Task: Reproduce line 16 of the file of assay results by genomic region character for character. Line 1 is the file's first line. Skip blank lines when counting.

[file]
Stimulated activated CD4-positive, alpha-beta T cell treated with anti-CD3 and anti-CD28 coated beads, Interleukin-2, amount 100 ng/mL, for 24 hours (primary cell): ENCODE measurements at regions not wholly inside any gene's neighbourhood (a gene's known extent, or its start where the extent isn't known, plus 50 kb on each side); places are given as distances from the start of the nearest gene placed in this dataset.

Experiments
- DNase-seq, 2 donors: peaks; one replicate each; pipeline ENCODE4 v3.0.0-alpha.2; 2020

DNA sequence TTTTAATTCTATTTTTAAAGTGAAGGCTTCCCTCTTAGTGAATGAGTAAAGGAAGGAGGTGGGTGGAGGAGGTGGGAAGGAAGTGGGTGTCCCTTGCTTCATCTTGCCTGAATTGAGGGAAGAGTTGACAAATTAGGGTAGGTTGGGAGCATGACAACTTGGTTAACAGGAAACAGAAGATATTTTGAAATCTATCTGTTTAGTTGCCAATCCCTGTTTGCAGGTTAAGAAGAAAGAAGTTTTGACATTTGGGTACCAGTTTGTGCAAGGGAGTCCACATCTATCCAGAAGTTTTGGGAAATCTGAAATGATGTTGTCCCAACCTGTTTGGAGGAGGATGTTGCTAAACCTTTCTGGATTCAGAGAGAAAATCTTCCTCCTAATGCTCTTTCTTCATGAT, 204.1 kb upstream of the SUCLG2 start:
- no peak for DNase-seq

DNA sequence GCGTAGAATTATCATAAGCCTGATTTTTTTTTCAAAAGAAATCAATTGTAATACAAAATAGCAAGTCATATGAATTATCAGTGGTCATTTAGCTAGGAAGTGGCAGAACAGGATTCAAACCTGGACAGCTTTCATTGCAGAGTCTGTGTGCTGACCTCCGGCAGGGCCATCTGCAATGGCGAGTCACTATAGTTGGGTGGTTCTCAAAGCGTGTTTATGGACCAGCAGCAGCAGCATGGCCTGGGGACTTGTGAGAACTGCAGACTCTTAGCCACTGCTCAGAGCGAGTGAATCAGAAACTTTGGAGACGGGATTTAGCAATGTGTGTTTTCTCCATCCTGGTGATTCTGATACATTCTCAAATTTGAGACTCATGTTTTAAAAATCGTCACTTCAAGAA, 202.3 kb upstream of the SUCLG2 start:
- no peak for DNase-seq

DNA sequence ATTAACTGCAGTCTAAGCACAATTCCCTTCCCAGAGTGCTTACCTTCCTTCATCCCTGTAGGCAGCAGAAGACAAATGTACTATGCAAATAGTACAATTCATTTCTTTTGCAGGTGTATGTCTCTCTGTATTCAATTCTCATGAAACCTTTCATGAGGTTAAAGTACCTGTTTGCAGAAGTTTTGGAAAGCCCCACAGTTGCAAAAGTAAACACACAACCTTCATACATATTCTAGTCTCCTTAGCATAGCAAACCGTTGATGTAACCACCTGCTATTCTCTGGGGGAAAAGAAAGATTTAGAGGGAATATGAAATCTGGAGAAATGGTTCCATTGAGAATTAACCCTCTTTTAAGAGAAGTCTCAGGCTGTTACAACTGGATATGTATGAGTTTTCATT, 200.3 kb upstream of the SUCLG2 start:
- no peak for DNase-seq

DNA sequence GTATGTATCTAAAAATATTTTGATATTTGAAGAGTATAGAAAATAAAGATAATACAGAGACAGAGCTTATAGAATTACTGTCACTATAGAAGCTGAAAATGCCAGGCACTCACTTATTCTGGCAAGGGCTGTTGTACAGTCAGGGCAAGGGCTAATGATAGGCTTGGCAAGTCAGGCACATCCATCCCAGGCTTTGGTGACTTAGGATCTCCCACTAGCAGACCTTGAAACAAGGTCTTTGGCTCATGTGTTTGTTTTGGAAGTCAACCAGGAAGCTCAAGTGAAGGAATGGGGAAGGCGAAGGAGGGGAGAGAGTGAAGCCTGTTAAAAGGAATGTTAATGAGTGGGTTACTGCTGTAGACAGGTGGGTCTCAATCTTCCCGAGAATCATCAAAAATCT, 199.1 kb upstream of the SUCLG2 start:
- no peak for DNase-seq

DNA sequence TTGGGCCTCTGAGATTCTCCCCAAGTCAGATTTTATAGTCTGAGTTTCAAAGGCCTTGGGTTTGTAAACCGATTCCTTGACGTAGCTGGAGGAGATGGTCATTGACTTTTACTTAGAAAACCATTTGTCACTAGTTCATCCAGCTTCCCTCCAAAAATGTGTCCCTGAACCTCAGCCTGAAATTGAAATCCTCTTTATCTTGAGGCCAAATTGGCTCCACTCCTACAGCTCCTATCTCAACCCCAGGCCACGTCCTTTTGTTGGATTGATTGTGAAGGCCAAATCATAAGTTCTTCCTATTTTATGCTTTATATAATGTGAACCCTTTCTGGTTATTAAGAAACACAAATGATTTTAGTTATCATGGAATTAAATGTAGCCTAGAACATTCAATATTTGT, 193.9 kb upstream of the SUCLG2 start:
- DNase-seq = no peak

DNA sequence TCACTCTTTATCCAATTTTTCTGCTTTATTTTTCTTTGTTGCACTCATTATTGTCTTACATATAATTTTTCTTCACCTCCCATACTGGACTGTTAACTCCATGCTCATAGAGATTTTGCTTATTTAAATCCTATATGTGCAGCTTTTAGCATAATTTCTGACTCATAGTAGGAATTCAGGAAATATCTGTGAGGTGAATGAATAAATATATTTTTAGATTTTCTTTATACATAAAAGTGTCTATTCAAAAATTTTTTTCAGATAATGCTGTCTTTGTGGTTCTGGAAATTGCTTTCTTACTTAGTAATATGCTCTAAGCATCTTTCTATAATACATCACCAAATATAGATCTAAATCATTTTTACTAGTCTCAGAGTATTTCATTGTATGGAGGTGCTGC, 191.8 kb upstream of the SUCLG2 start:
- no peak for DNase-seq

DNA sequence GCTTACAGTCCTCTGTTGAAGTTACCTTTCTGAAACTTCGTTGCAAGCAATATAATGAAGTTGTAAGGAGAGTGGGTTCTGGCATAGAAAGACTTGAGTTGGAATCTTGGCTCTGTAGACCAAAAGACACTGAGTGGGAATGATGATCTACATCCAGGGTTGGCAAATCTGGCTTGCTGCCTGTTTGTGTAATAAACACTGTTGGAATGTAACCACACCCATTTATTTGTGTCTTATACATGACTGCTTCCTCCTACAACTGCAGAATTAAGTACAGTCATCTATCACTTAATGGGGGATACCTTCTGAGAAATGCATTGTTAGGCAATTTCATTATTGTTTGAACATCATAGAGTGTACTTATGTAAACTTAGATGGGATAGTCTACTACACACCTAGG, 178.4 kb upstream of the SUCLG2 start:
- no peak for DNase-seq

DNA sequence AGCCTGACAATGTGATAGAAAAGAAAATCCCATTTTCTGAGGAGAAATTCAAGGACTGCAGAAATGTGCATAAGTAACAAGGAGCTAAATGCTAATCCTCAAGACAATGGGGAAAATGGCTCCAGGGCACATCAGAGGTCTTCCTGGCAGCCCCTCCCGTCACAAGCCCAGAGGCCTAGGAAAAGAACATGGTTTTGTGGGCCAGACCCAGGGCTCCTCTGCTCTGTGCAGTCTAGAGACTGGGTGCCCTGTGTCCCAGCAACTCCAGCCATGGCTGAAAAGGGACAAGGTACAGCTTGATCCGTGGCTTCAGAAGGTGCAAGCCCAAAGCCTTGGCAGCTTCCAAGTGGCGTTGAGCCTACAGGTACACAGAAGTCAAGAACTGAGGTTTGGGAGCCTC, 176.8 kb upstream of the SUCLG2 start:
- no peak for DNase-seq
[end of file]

DNA sequence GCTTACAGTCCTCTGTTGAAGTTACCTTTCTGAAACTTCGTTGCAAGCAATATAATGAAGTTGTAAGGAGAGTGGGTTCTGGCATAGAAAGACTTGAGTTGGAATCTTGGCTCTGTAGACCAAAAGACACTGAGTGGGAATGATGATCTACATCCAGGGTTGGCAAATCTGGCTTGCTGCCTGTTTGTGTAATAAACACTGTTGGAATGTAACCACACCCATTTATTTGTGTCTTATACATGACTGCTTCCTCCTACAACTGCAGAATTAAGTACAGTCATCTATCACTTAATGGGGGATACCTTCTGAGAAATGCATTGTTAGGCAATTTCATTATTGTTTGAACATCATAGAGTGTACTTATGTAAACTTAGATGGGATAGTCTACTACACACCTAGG, 178.4 kb upstream of the SUCLG2 start: